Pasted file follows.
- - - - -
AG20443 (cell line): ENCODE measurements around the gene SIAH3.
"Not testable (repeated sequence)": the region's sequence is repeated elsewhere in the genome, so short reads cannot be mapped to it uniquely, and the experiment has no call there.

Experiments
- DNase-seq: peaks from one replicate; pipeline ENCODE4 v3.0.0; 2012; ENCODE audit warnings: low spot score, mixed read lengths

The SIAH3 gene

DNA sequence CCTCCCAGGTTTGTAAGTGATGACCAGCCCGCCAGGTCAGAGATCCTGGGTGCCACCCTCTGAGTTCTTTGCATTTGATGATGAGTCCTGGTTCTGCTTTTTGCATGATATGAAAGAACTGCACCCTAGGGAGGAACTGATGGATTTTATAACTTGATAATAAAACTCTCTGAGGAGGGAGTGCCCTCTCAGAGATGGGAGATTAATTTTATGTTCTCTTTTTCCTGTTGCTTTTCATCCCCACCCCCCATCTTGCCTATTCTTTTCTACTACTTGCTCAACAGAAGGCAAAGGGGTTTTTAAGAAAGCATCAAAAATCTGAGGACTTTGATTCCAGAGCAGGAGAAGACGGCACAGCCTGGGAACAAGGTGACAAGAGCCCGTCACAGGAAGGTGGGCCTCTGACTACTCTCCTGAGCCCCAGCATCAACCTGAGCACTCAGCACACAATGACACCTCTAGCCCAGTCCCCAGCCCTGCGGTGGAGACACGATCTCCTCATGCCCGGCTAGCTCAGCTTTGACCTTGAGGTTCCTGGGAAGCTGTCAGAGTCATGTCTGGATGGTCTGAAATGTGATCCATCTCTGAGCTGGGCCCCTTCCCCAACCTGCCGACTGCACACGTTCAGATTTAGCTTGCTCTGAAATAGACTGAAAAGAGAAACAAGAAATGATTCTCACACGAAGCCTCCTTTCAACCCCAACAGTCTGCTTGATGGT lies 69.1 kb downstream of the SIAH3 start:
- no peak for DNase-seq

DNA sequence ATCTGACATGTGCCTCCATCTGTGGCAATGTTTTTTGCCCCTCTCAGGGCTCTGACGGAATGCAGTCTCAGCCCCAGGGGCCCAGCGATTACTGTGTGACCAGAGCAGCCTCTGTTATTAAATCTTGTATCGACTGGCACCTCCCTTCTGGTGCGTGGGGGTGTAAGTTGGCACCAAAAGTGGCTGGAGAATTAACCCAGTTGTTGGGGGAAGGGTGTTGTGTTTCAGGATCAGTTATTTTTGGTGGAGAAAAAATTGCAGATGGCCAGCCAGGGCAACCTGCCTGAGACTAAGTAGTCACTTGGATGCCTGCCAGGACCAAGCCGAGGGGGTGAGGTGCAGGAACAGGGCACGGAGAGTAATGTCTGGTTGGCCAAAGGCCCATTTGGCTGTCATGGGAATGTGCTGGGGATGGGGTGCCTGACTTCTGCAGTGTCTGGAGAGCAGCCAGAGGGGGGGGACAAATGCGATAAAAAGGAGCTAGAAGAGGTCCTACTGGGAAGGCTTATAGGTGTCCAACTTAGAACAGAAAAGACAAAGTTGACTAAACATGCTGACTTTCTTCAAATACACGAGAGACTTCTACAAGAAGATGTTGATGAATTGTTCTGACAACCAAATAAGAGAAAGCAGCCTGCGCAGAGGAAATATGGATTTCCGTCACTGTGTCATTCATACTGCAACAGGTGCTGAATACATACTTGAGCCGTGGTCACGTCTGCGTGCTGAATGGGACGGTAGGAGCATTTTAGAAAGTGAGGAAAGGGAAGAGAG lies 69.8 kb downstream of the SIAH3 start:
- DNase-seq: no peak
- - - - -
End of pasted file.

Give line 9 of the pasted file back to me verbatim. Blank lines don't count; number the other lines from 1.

- DNase-seq: no peak